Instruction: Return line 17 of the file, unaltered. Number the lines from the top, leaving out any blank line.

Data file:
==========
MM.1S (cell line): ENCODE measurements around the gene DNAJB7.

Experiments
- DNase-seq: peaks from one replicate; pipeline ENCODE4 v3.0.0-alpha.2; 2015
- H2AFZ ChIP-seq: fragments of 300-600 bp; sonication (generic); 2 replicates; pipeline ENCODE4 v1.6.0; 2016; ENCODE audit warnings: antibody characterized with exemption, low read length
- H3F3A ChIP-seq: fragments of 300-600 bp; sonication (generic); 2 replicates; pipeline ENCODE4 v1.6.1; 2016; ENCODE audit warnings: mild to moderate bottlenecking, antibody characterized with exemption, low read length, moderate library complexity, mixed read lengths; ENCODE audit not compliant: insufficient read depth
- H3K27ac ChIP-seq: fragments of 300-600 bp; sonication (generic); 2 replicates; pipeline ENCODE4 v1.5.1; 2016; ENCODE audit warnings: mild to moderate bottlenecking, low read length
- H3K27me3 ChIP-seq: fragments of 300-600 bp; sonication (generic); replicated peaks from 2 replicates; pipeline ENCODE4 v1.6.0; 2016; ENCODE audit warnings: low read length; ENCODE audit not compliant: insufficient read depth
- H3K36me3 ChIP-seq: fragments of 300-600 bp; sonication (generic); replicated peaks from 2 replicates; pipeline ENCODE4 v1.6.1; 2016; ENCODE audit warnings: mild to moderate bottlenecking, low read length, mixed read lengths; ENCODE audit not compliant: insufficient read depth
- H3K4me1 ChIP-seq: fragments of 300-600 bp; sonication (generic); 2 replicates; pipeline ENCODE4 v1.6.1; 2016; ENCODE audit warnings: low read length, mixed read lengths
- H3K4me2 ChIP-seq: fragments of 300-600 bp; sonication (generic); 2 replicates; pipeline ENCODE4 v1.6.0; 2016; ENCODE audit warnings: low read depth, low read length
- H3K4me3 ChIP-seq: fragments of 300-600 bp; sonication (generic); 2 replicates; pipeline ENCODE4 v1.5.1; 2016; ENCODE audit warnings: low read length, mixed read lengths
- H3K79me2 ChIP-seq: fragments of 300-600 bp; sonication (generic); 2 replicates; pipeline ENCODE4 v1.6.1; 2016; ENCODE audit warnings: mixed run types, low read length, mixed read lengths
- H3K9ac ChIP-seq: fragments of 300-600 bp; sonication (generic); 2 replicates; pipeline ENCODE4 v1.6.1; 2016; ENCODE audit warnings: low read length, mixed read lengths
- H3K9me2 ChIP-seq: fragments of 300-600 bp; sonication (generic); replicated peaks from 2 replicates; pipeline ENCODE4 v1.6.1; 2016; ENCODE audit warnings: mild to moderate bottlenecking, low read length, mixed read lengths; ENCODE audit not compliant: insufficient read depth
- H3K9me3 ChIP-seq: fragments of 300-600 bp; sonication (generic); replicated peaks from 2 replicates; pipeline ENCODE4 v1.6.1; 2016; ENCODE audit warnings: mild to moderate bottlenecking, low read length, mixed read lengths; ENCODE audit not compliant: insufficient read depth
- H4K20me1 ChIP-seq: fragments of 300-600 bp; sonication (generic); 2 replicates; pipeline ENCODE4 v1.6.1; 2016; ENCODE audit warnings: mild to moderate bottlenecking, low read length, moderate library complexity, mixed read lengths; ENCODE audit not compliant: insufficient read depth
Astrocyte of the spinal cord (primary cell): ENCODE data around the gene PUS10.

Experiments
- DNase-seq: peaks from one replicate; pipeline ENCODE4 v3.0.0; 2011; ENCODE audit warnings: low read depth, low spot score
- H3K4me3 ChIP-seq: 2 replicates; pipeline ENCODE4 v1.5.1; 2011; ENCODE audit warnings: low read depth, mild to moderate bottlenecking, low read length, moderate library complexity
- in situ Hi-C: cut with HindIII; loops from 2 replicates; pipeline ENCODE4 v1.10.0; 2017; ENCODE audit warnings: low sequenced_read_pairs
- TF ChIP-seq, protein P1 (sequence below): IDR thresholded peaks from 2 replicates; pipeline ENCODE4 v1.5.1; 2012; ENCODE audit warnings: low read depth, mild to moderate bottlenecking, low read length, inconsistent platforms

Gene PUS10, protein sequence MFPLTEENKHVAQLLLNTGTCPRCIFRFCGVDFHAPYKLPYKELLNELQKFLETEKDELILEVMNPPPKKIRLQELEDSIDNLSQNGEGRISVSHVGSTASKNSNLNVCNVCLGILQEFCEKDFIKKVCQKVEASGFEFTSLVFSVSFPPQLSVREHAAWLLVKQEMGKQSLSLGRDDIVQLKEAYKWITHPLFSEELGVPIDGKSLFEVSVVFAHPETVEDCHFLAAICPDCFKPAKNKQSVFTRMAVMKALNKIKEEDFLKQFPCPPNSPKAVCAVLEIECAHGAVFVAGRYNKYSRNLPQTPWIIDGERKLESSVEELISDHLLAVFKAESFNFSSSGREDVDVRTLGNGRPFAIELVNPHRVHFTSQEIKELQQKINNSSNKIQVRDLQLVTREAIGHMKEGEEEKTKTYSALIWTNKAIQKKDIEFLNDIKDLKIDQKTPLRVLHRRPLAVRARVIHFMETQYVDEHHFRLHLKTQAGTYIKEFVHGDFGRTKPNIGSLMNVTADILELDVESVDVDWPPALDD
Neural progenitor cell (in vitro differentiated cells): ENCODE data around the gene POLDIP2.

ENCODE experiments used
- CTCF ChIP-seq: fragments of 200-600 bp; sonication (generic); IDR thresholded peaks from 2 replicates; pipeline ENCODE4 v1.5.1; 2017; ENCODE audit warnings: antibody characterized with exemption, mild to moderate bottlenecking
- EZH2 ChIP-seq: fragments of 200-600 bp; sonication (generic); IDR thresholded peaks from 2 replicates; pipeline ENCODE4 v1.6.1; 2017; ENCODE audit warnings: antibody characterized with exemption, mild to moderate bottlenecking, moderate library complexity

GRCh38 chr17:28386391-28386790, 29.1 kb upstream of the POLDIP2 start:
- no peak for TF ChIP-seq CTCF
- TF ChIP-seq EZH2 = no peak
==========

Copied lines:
Astrocyte of the spinal cord (primary cell): ENCODE data around the gene PUS10.